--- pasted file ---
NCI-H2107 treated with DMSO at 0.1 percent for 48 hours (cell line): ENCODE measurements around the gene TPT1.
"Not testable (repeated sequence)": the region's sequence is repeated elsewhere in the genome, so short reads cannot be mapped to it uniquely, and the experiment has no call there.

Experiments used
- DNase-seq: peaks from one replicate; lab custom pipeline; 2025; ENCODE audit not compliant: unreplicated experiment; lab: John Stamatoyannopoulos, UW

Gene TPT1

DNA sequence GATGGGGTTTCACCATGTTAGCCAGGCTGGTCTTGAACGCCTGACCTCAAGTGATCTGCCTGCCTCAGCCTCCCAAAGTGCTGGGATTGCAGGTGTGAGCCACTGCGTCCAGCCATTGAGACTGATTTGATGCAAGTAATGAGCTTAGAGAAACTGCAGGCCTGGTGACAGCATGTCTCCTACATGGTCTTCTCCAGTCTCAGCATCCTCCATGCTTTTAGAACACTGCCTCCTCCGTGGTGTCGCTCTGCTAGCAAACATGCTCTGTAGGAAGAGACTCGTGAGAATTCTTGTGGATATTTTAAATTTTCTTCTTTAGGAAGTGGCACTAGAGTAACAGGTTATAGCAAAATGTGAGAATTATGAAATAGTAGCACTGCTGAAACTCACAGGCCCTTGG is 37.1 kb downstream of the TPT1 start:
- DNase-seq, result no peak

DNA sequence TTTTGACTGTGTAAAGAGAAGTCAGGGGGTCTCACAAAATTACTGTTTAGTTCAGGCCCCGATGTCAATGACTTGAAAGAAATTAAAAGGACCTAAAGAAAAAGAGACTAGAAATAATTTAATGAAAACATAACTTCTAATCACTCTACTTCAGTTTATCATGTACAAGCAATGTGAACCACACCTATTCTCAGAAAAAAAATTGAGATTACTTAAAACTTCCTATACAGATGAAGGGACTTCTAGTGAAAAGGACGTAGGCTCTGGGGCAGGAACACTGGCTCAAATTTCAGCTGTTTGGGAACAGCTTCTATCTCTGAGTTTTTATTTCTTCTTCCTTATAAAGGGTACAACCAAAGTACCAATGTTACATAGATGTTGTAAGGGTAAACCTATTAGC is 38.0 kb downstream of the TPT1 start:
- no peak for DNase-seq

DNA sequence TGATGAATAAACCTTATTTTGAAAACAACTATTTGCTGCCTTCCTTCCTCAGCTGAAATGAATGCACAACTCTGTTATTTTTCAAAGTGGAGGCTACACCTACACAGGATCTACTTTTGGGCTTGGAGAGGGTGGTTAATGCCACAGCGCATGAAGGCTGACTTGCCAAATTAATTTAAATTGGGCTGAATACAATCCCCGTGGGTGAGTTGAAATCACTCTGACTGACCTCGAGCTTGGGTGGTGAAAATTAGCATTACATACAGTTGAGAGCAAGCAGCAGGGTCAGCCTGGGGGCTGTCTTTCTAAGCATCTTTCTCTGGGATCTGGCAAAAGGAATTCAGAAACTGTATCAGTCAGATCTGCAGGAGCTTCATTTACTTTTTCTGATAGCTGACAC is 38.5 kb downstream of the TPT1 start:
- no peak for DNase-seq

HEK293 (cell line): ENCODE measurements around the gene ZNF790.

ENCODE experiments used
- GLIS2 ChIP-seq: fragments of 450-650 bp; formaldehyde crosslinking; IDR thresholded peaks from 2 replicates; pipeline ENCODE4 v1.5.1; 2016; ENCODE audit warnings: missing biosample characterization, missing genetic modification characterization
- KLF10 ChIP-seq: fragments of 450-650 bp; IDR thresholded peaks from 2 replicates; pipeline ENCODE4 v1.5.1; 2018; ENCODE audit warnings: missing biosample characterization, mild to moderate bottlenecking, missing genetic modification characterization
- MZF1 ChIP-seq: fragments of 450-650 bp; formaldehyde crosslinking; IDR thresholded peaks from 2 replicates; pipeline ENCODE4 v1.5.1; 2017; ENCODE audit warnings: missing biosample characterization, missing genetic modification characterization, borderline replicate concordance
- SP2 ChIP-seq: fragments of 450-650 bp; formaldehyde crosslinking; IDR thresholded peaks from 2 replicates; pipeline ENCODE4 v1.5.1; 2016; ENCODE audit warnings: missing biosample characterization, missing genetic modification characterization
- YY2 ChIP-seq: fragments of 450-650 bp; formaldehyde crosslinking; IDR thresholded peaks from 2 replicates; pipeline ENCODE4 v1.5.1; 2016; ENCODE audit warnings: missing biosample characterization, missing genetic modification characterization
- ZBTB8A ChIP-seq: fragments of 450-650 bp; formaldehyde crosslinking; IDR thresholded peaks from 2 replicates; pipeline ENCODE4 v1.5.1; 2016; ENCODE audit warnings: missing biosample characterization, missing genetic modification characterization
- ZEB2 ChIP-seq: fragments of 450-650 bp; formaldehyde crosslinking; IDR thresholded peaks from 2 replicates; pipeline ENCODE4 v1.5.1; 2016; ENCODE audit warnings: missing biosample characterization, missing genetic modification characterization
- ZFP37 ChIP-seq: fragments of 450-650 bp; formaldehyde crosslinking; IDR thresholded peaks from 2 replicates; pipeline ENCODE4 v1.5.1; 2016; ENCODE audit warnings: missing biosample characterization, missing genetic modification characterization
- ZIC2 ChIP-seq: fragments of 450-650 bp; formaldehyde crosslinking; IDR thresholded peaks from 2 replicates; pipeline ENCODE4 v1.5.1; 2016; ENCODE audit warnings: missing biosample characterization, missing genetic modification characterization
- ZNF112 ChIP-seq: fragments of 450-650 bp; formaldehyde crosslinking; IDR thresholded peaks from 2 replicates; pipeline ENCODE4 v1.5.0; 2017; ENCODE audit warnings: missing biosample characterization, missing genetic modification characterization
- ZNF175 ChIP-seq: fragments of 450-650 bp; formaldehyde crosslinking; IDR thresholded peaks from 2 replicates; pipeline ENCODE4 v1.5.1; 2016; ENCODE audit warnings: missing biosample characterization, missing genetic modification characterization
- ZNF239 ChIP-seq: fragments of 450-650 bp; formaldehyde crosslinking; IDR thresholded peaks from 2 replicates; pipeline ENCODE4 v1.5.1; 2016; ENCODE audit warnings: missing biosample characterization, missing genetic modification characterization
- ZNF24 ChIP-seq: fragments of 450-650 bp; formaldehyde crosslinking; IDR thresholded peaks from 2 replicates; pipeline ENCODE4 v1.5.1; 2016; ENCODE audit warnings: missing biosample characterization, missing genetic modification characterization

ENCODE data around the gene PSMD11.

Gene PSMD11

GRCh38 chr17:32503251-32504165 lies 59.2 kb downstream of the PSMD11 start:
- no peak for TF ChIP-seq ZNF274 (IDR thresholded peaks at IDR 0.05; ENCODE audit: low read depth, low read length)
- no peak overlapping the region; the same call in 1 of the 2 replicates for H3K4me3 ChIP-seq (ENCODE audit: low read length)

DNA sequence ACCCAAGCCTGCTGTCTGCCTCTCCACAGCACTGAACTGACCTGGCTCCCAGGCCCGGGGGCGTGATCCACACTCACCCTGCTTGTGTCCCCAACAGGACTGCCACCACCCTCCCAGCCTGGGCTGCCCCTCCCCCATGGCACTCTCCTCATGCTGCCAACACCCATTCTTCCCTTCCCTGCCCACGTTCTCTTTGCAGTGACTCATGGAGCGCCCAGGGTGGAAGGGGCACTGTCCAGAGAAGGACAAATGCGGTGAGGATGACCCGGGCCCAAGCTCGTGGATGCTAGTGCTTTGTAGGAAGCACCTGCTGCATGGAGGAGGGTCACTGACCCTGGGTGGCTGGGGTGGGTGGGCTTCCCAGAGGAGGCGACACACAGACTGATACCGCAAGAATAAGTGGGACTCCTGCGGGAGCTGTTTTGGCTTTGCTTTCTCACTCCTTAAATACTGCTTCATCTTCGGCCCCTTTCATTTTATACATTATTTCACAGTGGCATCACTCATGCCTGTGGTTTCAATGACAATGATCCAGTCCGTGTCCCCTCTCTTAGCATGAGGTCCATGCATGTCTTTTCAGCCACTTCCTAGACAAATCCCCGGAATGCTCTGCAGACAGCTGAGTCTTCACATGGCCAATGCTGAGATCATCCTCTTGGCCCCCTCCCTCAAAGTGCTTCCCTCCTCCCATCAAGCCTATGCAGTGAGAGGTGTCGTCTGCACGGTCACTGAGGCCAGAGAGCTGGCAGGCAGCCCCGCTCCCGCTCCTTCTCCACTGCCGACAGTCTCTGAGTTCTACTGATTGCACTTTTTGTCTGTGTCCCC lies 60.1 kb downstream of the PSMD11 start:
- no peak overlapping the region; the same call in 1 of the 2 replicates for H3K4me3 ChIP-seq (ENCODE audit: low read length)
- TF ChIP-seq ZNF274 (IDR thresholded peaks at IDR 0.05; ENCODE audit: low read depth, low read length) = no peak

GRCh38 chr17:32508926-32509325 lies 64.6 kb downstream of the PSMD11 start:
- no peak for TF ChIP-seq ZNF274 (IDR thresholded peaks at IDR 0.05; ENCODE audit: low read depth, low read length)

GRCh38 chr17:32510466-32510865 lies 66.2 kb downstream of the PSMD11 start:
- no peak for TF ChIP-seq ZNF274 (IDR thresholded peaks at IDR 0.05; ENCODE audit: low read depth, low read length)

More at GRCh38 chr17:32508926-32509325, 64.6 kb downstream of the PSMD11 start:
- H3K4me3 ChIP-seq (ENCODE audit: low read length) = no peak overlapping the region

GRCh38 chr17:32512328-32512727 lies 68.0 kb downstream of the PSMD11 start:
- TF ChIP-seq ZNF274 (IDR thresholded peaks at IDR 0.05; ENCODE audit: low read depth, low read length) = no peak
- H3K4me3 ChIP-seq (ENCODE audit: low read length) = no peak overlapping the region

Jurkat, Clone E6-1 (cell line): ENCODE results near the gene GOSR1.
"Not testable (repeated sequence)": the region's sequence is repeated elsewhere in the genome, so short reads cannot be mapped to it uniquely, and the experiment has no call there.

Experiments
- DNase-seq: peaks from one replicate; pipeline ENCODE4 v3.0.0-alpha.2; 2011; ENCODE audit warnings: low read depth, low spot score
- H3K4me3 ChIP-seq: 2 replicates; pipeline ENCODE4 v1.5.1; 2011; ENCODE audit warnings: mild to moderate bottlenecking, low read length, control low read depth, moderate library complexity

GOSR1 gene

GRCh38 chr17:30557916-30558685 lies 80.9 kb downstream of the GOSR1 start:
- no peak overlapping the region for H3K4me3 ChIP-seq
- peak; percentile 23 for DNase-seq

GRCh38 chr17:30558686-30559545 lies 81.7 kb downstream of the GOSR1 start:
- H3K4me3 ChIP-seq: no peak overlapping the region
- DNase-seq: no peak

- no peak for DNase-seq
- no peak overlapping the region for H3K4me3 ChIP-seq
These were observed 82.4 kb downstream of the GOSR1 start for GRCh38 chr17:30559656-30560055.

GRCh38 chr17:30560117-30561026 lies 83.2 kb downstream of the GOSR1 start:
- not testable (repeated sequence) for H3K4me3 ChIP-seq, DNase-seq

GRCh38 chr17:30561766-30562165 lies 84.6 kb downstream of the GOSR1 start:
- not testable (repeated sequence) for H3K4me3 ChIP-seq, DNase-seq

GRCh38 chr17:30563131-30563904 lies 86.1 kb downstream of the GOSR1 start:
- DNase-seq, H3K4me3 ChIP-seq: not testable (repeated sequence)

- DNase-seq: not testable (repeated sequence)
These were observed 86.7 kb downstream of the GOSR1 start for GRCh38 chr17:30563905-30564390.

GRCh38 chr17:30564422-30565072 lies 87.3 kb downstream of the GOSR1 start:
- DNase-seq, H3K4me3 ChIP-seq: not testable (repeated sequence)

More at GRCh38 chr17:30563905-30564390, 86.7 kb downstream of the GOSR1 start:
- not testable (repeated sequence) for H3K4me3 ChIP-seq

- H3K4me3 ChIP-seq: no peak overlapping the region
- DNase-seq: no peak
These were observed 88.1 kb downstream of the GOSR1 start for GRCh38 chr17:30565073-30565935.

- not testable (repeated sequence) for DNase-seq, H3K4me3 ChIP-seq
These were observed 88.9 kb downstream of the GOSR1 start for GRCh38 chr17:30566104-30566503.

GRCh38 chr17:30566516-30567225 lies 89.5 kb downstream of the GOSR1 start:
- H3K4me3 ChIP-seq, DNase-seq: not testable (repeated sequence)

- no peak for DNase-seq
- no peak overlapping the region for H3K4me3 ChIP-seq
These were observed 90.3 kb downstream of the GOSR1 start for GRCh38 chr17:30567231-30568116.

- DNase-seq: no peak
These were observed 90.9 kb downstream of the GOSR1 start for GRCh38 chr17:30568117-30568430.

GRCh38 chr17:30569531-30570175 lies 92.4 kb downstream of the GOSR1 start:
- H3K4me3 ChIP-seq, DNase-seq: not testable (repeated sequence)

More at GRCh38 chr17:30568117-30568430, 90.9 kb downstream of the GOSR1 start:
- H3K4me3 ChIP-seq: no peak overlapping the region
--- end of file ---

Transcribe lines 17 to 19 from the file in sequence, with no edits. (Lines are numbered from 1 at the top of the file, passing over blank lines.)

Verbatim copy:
- SP2 ChIP-seq: fragments of 450-650 bp; formaldehyde crosslinking; IDR thresholded peaks from 2 replicates; pipeline ENCODE4 v1.5.1; 2016; ENCODE audit warnings: missing biosample characterization, missing genetic modification characterization
- YY2 ChIP-seq: fragments of 450-650 bp; formaldehyde crosslinking; IDR thresholded peaks from 2 replicates; pipeline ENCODE4 v1.5.1; 2016; ENCODE audit warnings: missing biosample characterization, missing genetic modification characterization
- ZBTB8A ChIP-seq: fragments of 450-650 bp; formaldehyde crosslinking; IDR thresholded peaks from 2 replicates; pipeline ENCODE4 v1.5.1; 2016; ENCODE audit warnings: missing biosample characterization, missing genetic modification characterization